Maternal and Child Health Journal

, Volume 18, Issue 4, pp 1007–1016 | Cite as

Recent Health Insurance Trends for US Families: Children Gain While Parents Lose

  • Jennifer E. DeVoe
  • Carrie J. Tillotson
  • Heather Angier
  • Lorraine S. Wallace
Article

Abstract

In the past decade, political and economic changes in the United States (US) have affected health insurance coverage for children and their parents. Most likely these policies have differentially affected coverage patterns for children (versus parents) and for low-income (versus high-income) families. We aimed to examine—qualitatively and quantitatively—the impact of changing health insurance coverage on US families. Primary data from interviews with Oregon families (2008–2010) were analyzed using an iterative process. Qualitative findings guided quantitative analyses of secondary data from the nationally-representative Medical Expenditure Panel Survey (MEPS) (1998–2009); we used Joinpoint Regression to assess average annual percent changes (AAPC) in health insurance trends, examining child and parent status and type of coverage stratified by income. Interviewees reported that although children gained coverage, parents lost coverage. MEPS analyses confirmed this trend; the percentage of children uninsured all year decreased from 9.6 % in 1998 to 6.1 % in 2009; AAPC = −3.1 % (95 % confidence interval [CI] from −5.1 to −1.0), while the percentage of parents uninsured all year rose from 13.6 % in 1998 to 17.1 % in 2009, AAPC = 2.7 % (95 % CI 1.8–3.7). Low-income families experienced the most significant changes in coverage. Between 1998 and 2009, as US children gained health insurance, their parents lost coverage. Children’s health is adversely affected when parents are uninsured. Investigation beyond children’s coverage rates is needed to understand how health insurance policies and changing health insurance coverage trends are impacting children’s health.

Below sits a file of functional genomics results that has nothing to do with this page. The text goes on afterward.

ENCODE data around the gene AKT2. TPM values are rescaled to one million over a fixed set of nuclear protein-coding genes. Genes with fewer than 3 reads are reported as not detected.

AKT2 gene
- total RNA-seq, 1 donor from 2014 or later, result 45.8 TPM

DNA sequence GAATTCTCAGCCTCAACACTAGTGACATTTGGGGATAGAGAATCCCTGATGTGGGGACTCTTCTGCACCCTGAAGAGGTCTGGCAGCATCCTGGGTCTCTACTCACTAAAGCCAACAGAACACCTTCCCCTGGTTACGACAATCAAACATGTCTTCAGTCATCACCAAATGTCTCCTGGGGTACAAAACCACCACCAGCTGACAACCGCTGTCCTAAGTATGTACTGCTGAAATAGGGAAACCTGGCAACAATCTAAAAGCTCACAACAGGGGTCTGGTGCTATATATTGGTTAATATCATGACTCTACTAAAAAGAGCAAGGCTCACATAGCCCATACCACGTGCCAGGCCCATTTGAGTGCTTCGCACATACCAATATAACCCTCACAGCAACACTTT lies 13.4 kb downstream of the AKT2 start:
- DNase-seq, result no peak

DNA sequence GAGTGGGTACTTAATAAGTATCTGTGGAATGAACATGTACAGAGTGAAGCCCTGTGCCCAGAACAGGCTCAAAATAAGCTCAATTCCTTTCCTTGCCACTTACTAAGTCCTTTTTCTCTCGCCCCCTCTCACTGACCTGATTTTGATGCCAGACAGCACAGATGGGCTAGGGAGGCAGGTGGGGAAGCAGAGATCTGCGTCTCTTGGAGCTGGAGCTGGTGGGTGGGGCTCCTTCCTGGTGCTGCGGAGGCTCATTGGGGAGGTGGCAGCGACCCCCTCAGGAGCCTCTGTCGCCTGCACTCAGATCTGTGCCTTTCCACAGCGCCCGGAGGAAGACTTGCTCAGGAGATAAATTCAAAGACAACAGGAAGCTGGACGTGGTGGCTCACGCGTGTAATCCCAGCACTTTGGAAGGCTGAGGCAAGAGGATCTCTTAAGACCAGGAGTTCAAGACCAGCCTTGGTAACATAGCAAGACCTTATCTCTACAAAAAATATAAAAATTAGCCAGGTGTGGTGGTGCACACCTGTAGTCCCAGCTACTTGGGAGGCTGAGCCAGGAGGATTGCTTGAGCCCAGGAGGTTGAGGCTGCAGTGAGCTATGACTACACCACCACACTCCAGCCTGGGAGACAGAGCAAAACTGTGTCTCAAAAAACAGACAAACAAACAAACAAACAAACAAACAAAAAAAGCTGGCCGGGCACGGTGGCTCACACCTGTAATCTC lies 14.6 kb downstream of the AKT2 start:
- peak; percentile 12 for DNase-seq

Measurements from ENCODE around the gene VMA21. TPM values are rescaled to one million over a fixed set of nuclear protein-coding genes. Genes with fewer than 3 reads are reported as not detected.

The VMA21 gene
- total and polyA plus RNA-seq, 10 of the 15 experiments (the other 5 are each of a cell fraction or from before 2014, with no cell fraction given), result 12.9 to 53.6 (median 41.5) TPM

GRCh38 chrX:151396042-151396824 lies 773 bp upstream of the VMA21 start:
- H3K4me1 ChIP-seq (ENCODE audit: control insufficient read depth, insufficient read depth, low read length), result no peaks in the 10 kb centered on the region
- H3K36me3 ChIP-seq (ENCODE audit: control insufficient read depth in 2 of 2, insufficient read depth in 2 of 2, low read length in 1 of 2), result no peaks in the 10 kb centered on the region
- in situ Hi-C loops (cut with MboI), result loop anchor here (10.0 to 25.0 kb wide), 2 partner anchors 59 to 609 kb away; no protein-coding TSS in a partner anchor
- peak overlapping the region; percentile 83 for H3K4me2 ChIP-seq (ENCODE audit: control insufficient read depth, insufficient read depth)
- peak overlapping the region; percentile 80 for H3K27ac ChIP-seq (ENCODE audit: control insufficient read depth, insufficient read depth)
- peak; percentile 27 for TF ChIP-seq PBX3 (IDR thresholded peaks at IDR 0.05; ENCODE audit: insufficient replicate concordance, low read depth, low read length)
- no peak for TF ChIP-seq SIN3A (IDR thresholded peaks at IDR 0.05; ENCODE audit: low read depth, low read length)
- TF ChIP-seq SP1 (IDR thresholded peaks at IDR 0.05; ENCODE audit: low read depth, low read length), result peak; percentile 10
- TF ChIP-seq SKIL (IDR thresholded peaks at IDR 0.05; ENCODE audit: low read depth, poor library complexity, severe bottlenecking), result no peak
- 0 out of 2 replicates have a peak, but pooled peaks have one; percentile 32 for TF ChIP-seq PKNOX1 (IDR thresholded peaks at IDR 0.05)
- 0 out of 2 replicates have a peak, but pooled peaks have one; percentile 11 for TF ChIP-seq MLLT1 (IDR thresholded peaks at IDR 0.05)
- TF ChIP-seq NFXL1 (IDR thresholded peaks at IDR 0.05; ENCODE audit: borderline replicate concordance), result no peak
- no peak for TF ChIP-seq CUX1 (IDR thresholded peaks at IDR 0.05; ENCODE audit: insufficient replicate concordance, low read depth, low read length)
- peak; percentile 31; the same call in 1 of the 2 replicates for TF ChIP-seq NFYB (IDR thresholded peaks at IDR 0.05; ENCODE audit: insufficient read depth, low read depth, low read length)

Keywords

Health insurance Access to care Health services research Health policy Health care disparities Children’s health care 

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Copyright information

© Springer Science+Business Media New York 2013

Authors and Affiliations

  • Jennifer E. DeVoe
    • 1
    • 2
  • Carrie J. Tillotson
    • 1
  • Heather Angier
    • 1
  • Lorraine S. Wallace
    • 3
  1. 1.Oregon Health & Science UniversityPortlandUSA
  2. 2.OCHINPortlandUSA
  3. 3.The Ohio State UniversityColumbusUSA

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